Since its sale for a record $450 million, the whereabouts of the “Salvator Mundi,” said to be painted by Leonardo da Vinci, has become one of the art world’s greatest mysteries.
On Monday, London-based art dealer Kenny Schachter, writing for the website Artnews, offered answers: the painting now resides on the gargantuan yacht owned by powerful Saudi Crown Prince Mohammed bin Salman.
Since its record-setting sale at Christie’s in 2017, the painting, in which Jesus Christ is depicted emerging from darkness blessing the world with one hand while holding a transparent globe in the other, has never been exhibited in public, triggering doubts about its ownership, whereabouts and authenticity.
Many art experts are split over whether the painting is genuine, saying it was not painted by the Italian master personally but instead by his workshop.
The Wall Street Journal first reported that the painting was bought by Saudi prince Badr bin Abdullah, who acted in the name of the Saudi crown prince, known by his initials MBS.
Riyadh never confirmed or denied that report.
AFP could not corroborate Schachter’s column, and in a nod to the opaque nature of international art sales, he wrote, “In the murky Middle Eastern waters nothing is quite crystal clear.”
But citing several sources including two involved in the sale, Schachter claims the painting “was whisked away in the middle of the night on MBS’s plane and relocated to his yacht, the Serene.”
After saying the painting was originally found in shards and had to be reconstructed before its auction, he asks, “what harm could the occasional splash of seawater do?”
Schachter later wrote that the painting will remain onboard the massive yacht until it is relocated to the Al-Ula governorate, which Saudi Arabia is aiming to transform into a culture and tourism destination.
Fox News reporter and right-wing conspiracy theorists planned to wiretap family of slain DNC staffer Seth Rich: report
The Daily Beast on Monday evening broke a bombshell report on a secret 2017 meeting in Texas on a right-wing conspiracy theory where espionage was discussed.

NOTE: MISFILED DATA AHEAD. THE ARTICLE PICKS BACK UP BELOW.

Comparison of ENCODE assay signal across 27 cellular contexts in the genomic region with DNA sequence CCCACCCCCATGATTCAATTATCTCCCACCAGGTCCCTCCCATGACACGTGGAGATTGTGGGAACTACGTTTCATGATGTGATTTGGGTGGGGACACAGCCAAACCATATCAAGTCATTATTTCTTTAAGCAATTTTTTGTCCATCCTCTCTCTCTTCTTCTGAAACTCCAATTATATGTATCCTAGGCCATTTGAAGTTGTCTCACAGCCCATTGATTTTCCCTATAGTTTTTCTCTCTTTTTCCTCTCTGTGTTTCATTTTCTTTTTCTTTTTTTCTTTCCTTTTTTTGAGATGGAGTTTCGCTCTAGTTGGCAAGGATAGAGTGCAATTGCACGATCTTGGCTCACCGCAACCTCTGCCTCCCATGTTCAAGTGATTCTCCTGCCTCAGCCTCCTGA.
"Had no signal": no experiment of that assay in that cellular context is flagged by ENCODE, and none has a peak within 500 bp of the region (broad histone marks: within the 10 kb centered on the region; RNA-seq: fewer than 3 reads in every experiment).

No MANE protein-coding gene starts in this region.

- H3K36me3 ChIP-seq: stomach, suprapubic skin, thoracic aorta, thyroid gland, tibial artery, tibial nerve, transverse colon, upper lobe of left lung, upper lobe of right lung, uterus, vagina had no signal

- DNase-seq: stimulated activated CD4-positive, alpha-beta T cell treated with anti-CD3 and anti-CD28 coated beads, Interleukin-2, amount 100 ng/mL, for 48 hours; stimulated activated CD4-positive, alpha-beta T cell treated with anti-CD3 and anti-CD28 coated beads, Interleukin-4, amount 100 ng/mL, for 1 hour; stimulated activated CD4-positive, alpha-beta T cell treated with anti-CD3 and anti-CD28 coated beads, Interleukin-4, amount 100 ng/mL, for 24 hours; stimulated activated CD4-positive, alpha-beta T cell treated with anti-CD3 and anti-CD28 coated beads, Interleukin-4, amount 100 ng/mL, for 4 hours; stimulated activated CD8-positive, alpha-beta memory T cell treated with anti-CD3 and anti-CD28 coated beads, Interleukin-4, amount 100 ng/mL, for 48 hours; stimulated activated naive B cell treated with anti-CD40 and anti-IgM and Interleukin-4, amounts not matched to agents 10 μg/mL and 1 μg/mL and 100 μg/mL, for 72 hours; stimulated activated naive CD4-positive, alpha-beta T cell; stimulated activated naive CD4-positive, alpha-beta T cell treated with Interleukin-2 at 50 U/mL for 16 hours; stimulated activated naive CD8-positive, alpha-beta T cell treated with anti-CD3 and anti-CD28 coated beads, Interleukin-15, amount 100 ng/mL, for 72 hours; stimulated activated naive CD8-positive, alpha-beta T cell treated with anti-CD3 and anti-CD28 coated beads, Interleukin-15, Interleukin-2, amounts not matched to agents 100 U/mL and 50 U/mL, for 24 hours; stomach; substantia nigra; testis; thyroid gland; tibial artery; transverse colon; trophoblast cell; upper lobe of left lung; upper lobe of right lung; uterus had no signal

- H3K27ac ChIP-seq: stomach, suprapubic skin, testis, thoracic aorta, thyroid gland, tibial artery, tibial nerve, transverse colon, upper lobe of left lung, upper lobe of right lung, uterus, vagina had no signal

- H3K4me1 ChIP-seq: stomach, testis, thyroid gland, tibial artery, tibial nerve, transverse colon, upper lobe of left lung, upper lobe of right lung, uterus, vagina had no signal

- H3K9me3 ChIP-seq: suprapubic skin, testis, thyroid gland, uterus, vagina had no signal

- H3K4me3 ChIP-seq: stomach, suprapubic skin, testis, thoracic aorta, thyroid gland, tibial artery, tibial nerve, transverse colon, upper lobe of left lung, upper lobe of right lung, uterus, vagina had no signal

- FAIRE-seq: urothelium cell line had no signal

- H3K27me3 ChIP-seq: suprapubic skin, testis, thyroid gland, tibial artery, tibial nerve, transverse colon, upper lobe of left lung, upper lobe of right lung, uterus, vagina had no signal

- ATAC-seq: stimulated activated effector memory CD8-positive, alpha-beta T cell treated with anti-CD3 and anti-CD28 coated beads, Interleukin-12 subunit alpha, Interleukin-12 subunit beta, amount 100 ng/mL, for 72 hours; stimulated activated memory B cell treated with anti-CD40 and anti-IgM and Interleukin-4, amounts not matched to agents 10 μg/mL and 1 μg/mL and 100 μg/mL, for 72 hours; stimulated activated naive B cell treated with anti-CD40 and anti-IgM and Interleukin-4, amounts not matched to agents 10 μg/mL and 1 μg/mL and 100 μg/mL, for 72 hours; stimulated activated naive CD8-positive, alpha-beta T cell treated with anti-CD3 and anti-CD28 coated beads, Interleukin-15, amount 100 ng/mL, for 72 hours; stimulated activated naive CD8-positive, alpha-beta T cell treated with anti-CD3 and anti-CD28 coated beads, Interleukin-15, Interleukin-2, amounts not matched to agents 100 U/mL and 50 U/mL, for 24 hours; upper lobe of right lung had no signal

"One of their topics was responding to online critics of wealthy Texas businessman Ed Butowsky, who had recently been outed as a driving force behind a retracted Fox News story about murdered Democratic National Committee staffer Seth Rich," The Beast reported. "The group that gathered at Butowsky’s home included a conspiracy theorist, a Fox reporter fighting for her career, a former private intelligence contractor married to star journalist Lara Logan, and a Democratic PR operative who lost his business in the face of sexual assault allegations."
Maddow breaks down potential ‘direct financial connection’ between the Russian government and Donald Trump
MSNBC anchor Rachel Maddow read bombshell excerpts from a new book set for release on Tuesday.
The host interviewed David Enrich, finance editor at The New York Times, about his forthcoming book Dark Towers: Deutsche Bank, Donald Trump, and an Epic Trail of Destruction.
The host of "The Rachel Maddow Show" read excerpts from the book.
"There was no doubt that Deutsche Bank had extensive business dealings with Russia, and those dealings included acting as a conduit for dirty money to get out of Russia and into the western financial system," Enrich wrote.
Congress still has one big tool left to rein in Trump’s corruption: Oversight Committee Democrat
Senate Republicans may have managed to quash the impeachment trial without calling forth any new witnesses or seriously considering the evidence against President Donald Trump. And the president may feel vindicated and largely invulnerable as a result.
But, Rep. Raja Krishnamoorthi (D-IL) told CNN's Anderson Cooper on Monday, that doesn't mean Democrats don't have one last big play to rein in the president's abuses of power. They can use the first and strongest authority delegated to them: the power of the purse.
"What can Democrats really do when it comes to oversight of the president?" asked Cooper. "I mean, now that impeachment is over, does seem like there are fewer and fewer guardrails, if any."